Sometimes reclusiveness can be a sign of something more serious, though. Social anxiety is one of the most common mental illnesses, but it’s still poorly understood outside of scientific circles. The good news is that it’s highly treatable, according to Stefan G. Hofmann, the director of the Social Anxiety Program at Boston University.
I recently talked with Hofmann about how social anxiety works and what people who feel socially anxious can do about it. An edited transcript of our conversation follows.
Without any of his key appointees confirmed by the Senate, the incoming president has turned to existing officials to help smooth the transition.
Donald Rumsfeld is not joining the Trump administration, but one of his most famous rules is: “You go to war with the Army you have—not the Army you might wish you have.” Or the secretary of the Army, as the case might be.
With the process of vetting and appointing, to say nothing of confirming, executive-branch officials well behind the optimal pace, incoming White House Press Secretary Sean Spicer said during a briefing on Thursday that “over 50” members of the Obama administration will temporarily remain in their posts to help smooth the transition to the Trump administration.
Spicer did not name all of the officials, nor did he indicate whether others had been asked and declined to stay on. A message to the Trump transition team, asking for a full list, has not been answered. Reuters reported Thursday afternoon that some individuals on a list, dated Tuesday, of appointees being asked to stay on had declined to do so, including the principal deputy director of national intelligence, an undersecretary of state, and an assistant secretary of state.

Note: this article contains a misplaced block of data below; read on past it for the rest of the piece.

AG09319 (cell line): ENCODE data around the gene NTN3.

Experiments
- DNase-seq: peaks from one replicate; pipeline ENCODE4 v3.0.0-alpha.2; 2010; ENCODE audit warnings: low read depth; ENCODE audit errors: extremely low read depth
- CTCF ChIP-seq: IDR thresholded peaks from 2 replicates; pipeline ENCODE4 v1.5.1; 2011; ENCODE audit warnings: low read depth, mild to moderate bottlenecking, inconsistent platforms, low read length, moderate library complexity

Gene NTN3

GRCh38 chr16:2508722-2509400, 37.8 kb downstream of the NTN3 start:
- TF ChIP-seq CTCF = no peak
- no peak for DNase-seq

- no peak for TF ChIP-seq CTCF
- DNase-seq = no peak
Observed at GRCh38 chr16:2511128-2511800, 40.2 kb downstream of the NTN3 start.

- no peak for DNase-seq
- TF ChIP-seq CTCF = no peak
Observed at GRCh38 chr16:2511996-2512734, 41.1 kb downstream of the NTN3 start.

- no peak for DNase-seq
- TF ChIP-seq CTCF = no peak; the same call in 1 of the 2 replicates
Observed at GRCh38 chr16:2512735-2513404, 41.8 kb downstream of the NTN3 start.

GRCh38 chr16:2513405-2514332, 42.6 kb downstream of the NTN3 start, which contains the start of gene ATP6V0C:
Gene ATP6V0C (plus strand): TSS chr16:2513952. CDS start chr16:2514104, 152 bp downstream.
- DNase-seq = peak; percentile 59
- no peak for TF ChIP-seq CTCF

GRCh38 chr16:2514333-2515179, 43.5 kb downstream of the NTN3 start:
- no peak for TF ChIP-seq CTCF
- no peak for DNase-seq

How the vice president spent a few of his closing days in office
When I boarded Air Force Two for Vice President Joe Biden’s final overseas mission, he had four days left in office. His leverage was diminishing by the hour, with every new question at a Trump nominee confirmation hearing, with every new @RealDonaldTrump tweet.
There was no chance of a miracle at that point, a few days away from Vice President-elect Mike Pence getting Biden’s keys to Air Force Two—to somehow rid Ukraine of its debilitating corruption, pull off a Cyprus deal, or stand between Kosovo and Serbia and neutralize the tension between them for good. It’s hard to shame Russian President Vladimir Putin or to inspire him to spiff up his behavior if the president-elect seems to accept Putin just as he is. And of course, there’s Iraq.
More clues that the Facebook founder is eyeing a run for office
There’s a long-running theory that Mark Zuckerberg has presidential aspirations. It makes sense to wonder. After all, if the civically engaged and ambitious billionaire leader of the most powerful media company on the planet wanted to take on a new challenge, why not try running a country? It’s not like he has many other opportunities for a promotion.